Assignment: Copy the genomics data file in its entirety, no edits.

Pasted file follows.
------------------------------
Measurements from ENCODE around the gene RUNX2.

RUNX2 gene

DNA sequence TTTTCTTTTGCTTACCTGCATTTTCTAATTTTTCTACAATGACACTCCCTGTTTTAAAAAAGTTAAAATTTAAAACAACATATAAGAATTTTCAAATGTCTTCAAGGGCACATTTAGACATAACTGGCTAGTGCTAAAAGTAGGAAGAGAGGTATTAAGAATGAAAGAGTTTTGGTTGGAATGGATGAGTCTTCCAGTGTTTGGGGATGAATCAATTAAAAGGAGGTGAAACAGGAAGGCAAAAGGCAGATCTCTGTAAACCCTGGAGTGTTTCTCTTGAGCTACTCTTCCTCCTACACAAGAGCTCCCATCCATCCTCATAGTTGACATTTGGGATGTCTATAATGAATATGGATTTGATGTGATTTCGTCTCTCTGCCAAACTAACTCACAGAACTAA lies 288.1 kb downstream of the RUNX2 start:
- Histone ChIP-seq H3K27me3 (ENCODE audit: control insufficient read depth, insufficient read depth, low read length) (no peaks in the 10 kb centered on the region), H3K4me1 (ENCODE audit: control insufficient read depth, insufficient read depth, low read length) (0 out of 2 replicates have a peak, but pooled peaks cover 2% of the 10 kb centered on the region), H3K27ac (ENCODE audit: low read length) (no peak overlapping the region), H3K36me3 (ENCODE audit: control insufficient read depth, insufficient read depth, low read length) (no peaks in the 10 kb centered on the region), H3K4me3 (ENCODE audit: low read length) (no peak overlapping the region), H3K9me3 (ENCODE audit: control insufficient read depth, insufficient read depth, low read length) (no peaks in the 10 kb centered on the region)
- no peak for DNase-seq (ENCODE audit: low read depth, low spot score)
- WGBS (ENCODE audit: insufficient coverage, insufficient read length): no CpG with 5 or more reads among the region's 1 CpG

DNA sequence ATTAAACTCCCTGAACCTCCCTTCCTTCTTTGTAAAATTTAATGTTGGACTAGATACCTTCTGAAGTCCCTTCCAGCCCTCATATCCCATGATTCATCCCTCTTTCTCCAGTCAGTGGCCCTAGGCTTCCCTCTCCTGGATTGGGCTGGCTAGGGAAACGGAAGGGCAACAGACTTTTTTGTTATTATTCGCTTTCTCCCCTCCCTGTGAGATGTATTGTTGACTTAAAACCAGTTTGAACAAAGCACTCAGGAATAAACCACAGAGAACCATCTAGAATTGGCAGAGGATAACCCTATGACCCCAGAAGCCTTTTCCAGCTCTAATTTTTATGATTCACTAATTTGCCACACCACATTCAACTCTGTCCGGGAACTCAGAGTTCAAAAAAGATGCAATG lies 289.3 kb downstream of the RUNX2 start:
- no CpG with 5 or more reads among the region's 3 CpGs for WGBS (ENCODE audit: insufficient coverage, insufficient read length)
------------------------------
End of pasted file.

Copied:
Measurements from ENCODE around the gene RUNX2.

RUNX2 gene

DNA sequence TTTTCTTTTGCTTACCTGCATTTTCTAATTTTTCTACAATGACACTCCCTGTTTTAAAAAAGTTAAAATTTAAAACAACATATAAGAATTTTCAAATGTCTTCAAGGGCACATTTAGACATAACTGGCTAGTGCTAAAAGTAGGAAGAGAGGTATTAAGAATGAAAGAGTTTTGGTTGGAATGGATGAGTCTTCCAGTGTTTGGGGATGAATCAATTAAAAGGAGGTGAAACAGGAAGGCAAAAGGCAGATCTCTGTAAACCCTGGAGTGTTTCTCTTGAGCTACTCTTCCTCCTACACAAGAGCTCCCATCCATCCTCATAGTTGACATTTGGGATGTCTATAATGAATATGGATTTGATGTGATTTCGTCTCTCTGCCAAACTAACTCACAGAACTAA lies 288.1 kb downstream of the RUNX2 start:
- Histone ChIP-seq H3K27me3 (ENCODE audit: control insufficient read depth, insufficient read depth, low read length) (no peaks in the 10 kb centered on the region), H3K4me1 (ENCODE audit: control insufficient read depth, insufficient read depth, low read length) (0 out of 2 replicates have a peak, but pooled peaks cover 2% of the 10 kb centered on the region), H3K27ac (ENCODE audit: low read length) (no peak overlapping the region), H3K36me3 (ENCODE audit: control insufficient read depth, insufficient read depth, low read length) (no peaks in the 10 kb centered on the region), H3K4me3 (ENCODE audit: low read length) (no peak overlapping the region), H3K9me3 (ENCODE audit: control insufficient read depth, insufficient read depth, low read length) (no peaks in the 10 kb centered on the region)
- no peak for DNase-seq (ENCODE audit: low read depth, low spot score)
- WGBS (ENCODE audit: insufficient coverage, insufficient read length): no CpG with 5 or more reads among the region's 1 CpG

DNA sequence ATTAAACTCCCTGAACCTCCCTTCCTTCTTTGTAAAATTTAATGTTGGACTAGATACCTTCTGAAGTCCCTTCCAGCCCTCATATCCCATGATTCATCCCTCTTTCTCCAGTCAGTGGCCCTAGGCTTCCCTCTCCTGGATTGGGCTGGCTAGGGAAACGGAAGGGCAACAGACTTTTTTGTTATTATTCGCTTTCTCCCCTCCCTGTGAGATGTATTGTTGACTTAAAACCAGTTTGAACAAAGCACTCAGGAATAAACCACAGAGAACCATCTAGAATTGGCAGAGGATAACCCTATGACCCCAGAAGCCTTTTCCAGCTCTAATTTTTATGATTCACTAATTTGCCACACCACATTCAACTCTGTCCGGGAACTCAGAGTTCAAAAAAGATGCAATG lies 289.3 kb downstream of the RUNX2 start:
- no CpG with 5 or more reads among the region's 3 CpGs for WGBS (ENCODE audit: insufficient coverage, insufficient read length)